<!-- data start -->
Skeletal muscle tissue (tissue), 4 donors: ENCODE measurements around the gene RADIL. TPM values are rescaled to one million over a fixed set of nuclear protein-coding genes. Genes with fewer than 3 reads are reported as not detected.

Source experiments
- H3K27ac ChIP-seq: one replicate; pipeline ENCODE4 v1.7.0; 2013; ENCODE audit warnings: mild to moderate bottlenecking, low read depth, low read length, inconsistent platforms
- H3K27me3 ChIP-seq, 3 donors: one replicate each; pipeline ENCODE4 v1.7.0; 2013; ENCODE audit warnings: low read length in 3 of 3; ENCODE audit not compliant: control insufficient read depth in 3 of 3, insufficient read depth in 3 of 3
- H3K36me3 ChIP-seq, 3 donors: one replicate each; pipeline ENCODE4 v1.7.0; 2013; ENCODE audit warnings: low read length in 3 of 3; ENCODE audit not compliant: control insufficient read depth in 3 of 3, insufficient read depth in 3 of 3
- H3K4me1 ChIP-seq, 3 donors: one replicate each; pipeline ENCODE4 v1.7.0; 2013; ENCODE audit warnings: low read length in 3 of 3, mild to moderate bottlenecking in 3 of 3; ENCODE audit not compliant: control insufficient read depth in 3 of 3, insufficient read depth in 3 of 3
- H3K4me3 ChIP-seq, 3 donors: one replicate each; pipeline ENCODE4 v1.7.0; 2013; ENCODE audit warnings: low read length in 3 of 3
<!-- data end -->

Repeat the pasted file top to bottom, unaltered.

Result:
Skeletal muscle tissue (tissue), 4 donors: ENCODE measurements around the gene RADIL. TPM values are rescaled to one million over a fixed set of nuclear protein-coding genes. Genes with fewer than 3 reads are reported as not detected.

Source experiments
- H3K27ac ChIP-seq: one replicate; pipeline ENCODE4 v1.7.0; 2013; ENCODE audit warnings: mild to moderate bottlenecking, low read depth, low read length, inconsistent platforms
- H3K27me3 ChIP-seq, 3 donors: one replicate each; pipeline ENCODE4 v1.7.0; 2013; ENCODE audit warnings: low read length in 3 of 3; ENCODE audit not compliant: control insufficient read depth in 3 of 3, insufficient read depth in 3 of 3
- H3K36me3 ChIP-seq, 3 donors: one replicate each; pipeline ENCODE4 v1.7.0; 2013; ENCODE audit warnings: low read length in 3 of 3; ENCODE audit not compliant: control insufficient read depth in 3 of 3, insufficient read depth in 3 of 3
- H3K4me1 ChIP-seq, 3 donors: one replicate each; pipeline ENCODE4 v1.7.0; 2013; ENCODE audit warnings: low read length in 3 of 3, mild to moderate bottlenecking in 3 of 3; ENCODE audit not compliant: control insufficient read depth in 3 of 3, insufficient read depth in 3 of 3
- H3K4me3 ChIP-seq, 3 donors: one replicate each; pipeline ENCODE4 v1.7.0; 2013; ENCODE audit warnings: low read length in 3 of 3